Introduction

Natural Killer (NK) cells use two major receptor systems to detect alterations in the expression of MHC class I on potential target cells: the CD94:NKG2A receptor recognizing non-classical HLA-E, and the MHC class I receptors represented by Ly49 in the mouse and KIR in humans [1]. The recognition of HLA-E by NKG2A is dependent on the presentation of the MHC class I leader peptide, and thus surveys cells for the presence or absence of MHC class I expression in general. In contrast, each Ly49 or KIR is specific for a subset of MHC class I molecules, providing a more precise detection of alterations in the expression of individual MHC class I genes. Several studies have demonstrated a switch from NKG2A expression to Ly49/KIR expression as NK cells mature [24]. The measurement of HLA expression levels by mass spectroscopy of peripheral blood lymphocytes revealed that HLA-A/B/C levels are at least 25 times higher than that of HLA-E [5], suggesting that the level of inhibitory signaling by MHC class I receptors may increase as NK cells mature and switch from NKG2A recognition of HLA-E to KIR-mediated HLA binding.

The education of NK cells by MHC class I is currently an area of intensive research [68]. The interaction of inhibitory MHC class I receptors with their ligands has been shown to augment NK cell potential, leading to higher lytic activity and cytokine secretion. The dynamic nature of NK cell education has been revealed by transfer of NK cells into a novel MHC environment, leading to a change in their responsiveness [911]. A recent study of human NK cell education has indicated a role for NK cell-intrinsic expression of HLA in the tuning of NK cell activity, as silencing of HLA expression in primary NK cells reduced their function [12]. The role of the human HLA-C gene in NK cell education is of particular interest, as it appears to have developed primarily as a ligand for the KIR2D family of receptors [13,14]. Whereas only small subsets of HLA-A and HLA-B alleles possess KIR ligands, all HLA-C alleles are recognized. Furthermore, HLA-A or HLA-B cell surface expression levels are 13–18 times higher than HLA-C [5], consistent with a primary role of HLA-C in tuning NK cell responsiveness rather than presenting antigen to T cells. Evolutionary selection for an optimal level of KIR:HLA interaction is implied by the observed allelic variation of KIR cell surface expression levels and differences in ligand affinity of KIR alleles for HLA molecules [15]. Recent studies have also revealed variability in the level of cell surface expression of HLA-C alleles, indicating that variation in ligand levels may also be involved in the tuning of NK responsiveness [16,17].

In order to gain insight into the mechanisms underlying allele-specific differences in HLA-C expression, we conducted a detailed analysis of polymorphisms in predicted transcription factor (TF) binding sites in the 1.5 kb region upstream of the HLA-C coding region. Several TF sites were identified that possessed a disruptive single nucleotide polymorphism (SNP) associated with reduced promoter activity [18]. However, a SNP that disrupted a consensus Ets-binding site located approximately 1.3 kb upstream of the HLA-C start codon was not associated with altered promoter activity in the panel of cell lines studied. The detailed analysis of this region described in the current study reveals that the upstream Ets site is contained within an NK-specific promoter that produces translatable full-length HLA-C transcripts. The presence of these transcripts is associated with a higher level of HLA-C expression on NK cells. Disruption of the Ets site by a SNP in the HLA-C*02/*05/*07/*08 alleles results in the loss of NK-specific transcripts and decreased HLA-C expression. The analysis of NK cells from individuals homozygous for the Ets-disrupting SNP revealed that the loss of NK-specific HLA-C transcripts is associated with higher functional activity. The presence of NK-specific control elements in the HLA-C gene supports a central role for this gene in the development and regulation of NK cells.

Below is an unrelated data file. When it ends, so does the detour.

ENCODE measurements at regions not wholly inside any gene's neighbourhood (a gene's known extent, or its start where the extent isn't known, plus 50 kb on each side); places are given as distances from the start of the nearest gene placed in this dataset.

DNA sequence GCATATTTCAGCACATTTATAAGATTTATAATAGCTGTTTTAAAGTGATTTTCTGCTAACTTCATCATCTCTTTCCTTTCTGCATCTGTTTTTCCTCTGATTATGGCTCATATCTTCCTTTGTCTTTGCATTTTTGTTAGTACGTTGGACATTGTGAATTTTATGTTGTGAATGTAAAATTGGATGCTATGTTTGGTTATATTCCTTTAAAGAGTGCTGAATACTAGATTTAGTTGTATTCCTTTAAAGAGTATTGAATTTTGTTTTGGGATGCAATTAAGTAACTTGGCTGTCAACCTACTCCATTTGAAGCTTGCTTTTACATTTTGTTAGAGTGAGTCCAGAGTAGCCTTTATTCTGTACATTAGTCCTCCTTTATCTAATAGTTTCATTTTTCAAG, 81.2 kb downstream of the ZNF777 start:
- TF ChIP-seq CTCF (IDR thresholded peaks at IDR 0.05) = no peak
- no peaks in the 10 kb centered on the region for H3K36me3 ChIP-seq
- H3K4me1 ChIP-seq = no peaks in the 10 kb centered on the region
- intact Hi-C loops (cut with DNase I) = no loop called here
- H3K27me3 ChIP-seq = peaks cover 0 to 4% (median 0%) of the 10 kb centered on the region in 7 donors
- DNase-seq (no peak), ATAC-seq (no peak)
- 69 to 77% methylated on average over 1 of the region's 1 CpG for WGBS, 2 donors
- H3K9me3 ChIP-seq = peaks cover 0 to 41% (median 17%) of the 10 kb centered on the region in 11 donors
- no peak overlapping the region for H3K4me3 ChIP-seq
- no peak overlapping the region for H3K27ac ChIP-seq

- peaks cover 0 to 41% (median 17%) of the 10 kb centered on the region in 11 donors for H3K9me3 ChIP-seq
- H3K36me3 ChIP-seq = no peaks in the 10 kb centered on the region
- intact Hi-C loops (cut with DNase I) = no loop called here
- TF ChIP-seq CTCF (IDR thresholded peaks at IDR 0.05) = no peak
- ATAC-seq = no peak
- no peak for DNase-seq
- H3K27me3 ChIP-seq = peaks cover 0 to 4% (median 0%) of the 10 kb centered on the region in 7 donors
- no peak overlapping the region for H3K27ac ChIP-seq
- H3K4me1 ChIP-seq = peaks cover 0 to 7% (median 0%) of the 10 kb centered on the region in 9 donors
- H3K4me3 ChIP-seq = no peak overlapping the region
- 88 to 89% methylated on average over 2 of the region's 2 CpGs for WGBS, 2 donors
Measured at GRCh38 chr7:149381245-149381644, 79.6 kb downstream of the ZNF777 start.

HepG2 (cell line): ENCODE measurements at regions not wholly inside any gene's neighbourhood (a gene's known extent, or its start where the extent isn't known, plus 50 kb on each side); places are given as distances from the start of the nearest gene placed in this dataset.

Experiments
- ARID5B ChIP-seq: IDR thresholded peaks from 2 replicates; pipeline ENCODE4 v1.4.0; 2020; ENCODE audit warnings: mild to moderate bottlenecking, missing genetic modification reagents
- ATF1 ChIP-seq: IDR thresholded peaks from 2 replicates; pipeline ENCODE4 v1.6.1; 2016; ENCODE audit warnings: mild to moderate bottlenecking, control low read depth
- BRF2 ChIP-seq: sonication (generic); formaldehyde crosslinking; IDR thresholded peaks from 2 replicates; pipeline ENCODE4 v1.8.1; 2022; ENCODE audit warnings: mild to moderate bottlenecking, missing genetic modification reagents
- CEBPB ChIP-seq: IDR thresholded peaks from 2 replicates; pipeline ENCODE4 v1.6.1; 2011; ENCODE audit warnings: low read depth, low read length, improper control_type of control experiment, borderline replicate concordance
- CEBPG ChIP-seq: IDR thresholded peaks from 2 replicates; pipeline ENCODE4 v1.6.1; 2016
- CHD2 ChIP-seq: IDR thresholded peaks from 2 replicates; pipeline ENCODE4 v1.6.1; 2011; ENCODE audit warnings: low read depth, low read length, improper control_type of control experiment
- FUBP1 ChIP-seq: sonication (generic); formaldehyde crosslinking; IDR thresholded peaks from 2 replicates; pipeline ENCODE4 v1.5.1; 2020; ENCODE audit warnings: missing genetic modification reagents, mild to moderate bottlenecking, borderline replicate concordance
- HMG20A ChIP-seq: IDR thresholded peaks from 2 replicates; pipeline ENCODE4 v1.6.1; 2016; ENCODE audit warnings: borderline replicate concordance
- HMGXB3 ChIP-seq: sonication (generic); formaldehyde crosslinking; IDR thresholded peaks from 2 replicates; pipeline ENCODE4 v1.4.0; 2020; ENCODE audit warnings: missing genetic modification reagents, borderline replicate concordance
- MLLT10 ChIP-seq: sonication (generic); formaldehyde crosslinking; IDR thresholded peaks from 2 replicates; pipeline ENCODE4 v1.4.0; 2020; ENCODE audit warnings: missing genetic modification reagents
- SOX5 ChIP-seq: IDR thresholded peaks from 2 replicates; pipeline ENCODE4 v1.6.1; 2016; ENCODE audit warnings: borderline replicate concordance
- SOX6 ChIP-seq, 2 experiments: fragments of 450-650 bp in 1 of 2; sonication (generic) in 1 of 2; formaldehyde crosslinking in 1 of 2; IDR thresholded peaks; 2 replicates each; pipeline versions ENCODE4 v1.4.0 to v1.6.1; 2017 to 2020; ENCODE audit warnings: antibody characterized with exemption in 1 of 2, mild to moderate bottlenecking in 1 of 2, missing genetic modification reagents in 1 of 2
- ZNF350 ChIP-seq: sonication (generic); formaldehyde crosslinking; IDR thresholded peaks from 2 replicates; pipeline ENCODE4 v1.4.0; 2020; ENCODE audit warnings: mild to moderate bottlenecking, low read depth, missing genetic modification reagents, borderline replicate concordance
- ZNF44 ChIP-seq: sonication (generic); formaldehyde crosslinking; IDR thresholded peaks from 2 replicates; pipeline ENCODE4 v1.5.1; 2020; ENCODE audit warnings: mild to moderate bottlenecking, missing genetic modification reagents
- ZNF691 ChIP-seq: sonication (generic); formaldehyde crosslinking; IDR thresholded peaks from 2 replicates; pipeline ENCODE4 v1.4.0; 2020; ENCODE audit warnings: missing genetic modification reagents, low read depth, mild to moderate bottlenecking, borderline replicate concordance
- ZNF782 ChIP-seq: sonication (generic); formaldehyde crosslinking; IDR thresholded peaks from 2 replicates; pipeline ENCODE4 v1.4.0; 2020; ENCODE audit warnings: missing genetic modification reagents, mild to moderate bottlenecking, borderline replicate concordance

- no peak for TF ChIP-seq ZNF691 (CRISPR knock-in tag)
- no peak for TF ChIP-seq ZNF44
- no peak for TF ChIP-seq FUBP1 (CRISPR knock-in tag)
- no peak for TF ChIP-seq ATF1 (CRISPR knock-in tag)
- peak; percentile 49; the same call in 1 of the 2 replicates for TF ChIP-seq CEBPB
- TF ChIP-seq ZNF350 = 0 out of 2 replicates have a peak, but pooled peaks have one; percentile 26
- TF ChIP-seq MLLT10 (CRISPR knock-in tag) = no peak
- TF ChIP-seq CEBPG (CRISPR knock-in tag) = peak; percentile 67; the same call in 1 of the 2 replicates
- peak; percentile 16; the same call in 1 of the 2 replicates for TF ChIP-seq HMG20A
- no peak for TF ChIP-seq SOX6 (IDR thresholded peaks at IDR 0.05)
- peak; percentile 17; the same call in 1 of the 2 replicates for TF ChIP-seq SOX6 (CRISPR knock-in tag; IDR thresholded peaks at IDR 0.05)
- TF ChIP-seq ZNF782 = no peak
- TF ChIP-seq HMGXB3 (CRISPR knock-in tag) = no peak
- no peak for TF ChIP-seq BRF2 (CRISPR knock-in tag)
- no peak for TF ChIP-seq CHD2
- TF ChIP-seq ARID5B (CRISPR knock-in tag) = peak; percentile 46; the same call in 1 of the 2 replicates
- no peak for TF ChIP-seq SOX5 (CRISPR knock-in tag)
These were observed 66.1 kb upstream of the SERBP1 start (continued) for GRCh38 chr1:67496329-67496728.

Results

Identification of an NK-specific element in the HLA-C gene

A detailed analysis of the HLA-C gene region located ~1300 bp upstream of the start codon using the UCSC Genome Browser (http://genome.ucsc.edu/), revealed the presence of two spliced transcripts (GenBank numbers: DA932871, DA955942) that initiated 14 and 22 bp downstream of the polymorphic Ets element, suggesting the presence of a promoter in this region (Fig 1A). Both of these transcripts were obtained from a human spleen oligo-capped EST library, indicating that they represent true transcription start sites (TSS). The putative promoter region upstream of these TSS contains predicted AP1, SP1, and Ets elements that have previously been associated with the promoters of genes expressed by NK cells [19] (Fig 1A), suggesting that an NK-specific promotor may be present. Furthermore, a single nucleotide polymorphism in the Ets site of four HLA-C alleles (C*02, C*05, C*07, C*08) is predicted to abrogate Ets binding to this site and might affect promoter activity. The homologous region of the HLA-A gene has several nucleotide differences that disrupt the AP1-binding site, and the SP1/Ets element is replaced by binding sites for XBP1 and RORα (Fig 1A), indicating a distinct function for this region in the HLA-A gene. Transcripts from this region of HLA-A were observed in a macrophage EST library (GenBank numbers: BP306201, BP300425, BP297407), suggesting that a macrophage-specific promoter is present in this region of the HLA-A gene. This observation is consistent with the evolution of this region from supporting an antigen presentation function of HLA-A in macrophages to a role for HLA-C in NK cell function.